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Easy Protein Recipes for the Rest of Us

Updated on September 11, 2014

The web is full of good protein recipes, from bars to cookies to cupcakes and everything in between. The only problem is that these recipes all tend to live at the nutritional extremes. Bodybuilding.com has a wealth of excellent recipes, but these recipes call for a laundry list of expensive ingredients and obscure flavors of whey protein, like brown rice flour and cookie dough whey protein powder. These recipes are excellent for the bodybuilding enthusiast but a bit unreasonably costly for the average lifter to make on a weekly basis.


I like protein.  Do you like protein?
I like protein. Do you like protein?

On the other end of the spectrum, most cooking blogs (my favorite is Sally's Baking Addiction) offer a few very good recipes involving protein. The drawback here being many of them only call for one or two scoops of protein and plenty of butter and sugar besides. I don't know about you, but I'm not here to build a candy bar, I'm here to build house. In my world, 8-10 grams of protein isn't enough to even get out of bed for. So, with that in mind, here are some general tips for baking with protein and an example recipe.

If I wanted a candy bar, I'd just eat a candy bar.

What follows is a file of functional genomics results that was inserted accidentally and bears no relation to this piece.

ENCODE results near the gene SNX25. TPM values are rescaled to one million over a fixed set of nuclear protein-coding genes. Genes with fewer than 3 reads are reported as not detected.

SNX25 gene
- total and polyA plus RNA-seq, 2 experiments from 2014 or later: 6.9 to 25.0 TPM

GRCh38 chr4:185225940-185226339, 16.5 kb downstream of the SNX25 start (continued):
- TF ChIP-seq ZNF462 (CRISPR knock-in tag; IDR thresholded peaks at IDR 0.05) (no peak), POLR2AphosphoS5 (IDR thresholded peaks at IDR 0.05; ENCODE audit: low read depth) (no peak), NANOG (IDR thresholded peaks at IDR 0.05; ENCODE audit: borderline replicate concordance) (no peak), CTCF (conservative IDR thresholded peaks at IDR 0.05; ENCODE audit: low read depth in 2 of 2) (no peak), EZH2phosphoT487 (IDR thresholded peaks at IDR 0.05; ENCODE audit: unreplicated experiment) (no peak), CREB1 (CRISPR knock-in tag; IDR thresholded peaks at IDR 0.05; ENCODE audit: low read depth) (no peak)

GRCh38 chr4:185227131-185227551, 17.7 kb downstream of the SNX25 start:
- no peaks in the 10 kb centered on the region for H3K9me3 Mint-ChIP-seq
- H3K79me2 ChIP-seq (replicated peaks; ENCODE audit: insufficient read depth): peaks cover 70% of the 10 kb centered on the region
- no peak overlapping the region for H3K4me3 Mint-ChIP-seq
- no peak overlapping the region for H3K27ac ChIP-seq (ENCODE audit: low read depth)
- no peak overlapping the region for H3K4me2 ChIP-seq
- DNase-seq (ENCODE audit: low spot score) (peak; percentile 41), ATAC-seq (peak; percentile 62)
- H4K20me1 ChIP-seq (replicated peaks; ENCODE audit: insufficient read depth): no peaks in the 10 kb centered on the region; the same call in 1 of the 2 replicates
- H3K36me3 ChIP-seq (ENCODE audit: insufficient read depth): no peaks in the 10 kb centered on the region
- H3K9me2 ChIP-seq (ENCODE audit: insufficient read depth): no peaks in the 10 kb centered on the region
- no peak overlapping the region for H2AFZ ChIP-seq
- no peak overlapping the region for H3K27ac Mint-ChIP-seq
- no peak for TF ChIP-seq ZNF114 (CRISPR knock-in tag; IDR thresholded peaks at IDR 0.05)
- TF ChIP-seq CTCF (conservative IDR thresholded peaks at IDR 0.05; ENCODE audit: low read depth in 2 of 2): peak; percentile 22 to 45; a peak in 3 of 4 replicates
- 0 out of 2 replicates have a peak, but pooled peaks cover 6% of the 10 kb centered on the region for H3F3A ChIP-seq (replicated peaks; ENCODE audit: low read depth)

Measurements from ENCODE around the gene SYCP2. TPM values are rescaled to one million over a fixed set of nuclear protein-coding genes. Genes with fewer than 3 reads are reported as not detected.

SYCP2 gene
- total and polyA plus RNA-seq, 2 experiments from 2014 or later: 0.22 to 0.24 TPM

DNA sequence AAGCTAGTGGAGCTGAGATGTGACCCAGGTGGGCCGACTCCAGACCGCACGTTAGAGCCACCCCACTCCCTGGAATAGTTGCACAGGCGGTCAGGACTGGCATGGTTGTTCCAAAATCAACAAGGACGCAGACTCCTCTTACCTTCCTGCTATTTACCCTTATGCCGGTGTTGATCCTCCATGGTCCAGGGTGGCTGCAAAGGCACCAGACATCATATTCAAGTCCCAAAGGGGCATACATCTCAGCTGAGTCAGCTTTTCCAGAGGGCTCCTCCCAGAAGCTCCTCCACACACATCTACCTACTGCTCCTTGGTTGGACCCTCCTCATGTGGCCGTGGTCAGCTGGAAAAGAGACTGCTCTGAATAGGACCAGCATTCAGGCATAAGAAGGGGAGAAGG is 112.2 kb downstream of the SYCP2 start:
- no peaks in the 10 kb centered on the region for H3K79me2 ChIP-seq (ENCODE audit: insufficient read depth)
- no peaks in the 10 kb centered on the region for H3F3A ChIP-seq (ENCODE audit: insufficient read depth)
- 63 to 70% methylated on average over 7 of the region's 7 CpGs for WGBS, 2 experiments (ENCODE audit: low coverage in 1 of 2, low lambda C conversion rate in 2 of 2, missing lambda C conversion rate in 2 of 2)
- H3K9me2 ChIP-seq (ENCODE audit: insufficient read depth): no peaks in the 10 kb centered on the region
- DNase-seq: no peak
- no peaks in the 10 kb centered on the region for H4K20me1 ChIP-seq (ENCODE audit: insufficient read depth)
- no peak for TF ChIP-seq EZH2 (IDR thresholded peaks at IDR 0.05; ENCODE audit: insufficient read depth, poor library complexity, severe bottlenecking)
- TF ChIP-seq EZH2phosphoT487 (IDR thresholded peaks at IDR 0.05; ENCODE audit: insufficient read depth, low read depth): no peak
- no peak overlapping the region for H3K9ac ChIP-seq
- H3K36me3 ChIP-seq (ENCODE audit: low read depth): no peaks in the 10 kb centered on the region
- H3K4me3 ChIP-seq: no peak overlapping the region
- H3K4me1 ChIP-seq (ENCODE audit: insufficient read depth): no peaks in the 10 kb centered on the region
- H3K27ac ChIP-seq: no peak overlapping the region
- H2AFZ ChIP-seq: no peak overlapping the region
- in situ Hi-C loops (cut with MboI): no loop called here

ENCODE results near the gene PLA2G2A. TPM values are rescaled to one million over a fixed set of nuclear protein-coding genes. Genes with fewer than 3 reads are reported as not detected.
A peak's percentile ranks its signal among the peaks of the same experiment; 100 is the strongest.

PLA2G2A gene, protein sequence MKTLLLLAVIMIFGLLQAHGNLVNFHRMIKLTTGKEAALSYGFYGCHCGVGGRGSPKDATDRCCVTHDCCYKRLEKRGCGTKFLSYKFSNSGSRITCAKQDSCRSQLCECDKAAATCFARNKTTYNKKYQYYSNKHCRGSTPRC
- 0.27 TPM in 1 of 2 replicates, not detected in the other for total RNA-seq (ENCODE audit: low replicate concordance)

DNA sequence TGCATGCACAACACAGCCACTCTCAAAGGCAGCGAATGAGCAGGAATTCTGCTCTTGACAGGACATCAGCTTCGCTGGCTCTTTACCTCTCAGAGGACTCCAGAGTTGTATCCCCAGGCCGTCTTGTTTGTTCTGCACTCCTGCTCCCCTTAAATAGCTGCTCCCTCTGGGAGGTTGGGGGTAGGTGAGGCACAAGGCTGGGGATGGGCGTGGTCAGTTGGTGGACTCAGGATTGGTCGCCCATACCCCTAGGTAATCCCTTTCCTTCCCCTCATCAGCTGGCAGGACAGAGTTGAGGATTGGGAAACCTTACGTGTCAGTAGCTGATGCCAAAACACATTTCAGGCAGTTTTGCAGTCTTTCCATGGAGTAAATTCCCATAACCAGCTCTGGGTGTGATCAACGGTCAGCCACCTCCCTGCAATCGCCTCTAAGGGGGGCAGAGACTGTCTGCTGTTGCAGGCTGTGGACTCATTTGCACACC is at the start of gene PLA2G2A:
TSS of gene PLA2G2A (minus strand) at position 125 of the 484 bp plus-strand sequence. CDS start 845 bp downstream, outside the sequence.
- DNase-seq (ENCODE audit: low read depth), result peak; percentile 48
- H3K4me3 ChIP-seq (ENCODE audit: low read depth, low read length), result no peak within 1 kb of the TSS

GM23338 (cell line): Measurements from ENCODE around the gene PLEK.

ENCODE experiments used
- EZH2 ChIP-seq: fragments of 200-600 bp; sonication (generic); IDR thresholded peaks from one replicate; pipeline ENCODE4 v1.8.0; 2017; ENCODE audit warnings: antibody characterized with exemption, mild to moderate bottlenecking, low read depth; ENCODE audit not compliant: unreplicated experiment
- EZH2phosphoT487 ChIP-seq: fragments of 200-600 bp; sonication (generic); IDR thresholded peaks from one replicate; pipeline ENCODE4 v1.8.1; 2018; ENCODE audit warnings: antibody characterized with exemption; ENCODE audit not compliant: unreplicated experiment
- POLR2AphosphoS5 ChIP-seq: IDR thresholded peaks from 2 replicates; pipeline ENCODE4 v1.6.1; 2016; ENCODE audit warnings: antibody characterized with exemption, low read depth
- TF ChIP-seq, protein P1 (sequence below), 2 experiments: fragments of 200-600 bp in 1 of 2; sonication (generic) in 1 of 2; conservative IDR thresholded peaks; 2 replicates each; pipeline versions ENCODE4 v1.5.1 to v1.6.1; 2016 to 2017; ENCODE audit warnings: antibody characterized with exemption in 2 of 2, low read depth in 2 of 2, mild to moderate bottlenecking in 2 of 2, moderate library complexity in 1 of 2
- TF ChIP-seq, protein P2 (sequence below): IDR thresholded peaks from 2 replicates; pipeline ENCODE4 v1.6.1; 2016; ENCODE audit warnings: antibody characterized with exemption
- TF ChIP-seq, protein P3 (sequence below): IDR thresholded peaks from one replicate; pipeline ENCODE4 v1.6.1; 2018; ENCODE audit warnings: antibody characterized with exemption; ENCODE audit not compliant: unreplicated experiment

If I wanted a candy bar, I'd just eat a candy bar. | Source

Protein powder is dry. Really dry.

When baking with protein powder, the batter tends to get very dry and clumpy, which leads to a dry and difficult to eat snack. To compensate for this, you need to add extra wet ingredients. Since you want to keep your protein snack relatively healthy, you can use Greek yogurt or apple sauce in place of extra butter. Greek yogurt is good for increasing the protein per serving while apple sauce is good for keeping overall calories per serving low.

When using a lot of protein, the final batter also tends to be very sticky. I highly recommend using a good quality electric mixer to combine the wet and dry ingredients.

Protein goes rancid fast. Really fast.

Snacks baked with a lot of protein tend to spoil and go rancid much faster than traditional baked goods. This is especially true if you're also including Greek yogurt and/or apple sauce. You don't want to make more than you can eat in 4-5 days. A lot of protein snacks also taste good cold, so making something that can refrigerate will also help to make your tasty treats last a few days longer.

What protein powder to buy.

It doesn't make much of difference (with some exceptions - see the below image). You don't need to worry about quality of taste since it won't be the predominant flavor in the final product. At the same time, you don't want some bottom-shelf bargain bin protein. Not only is the protein content dubious but the taste is awful no matter how you prepare it. I like to use MuscleTech Phase 8. It's too thick to mix well into a traditional shake, but the flavor is good and it's cheap to boot, so it's ideal for baking.



Body Fortress whey protein.  If you love yourself, you will never, ever buy this.
Body Fortress whey protein. If you love yourself, you will never, ever buy this.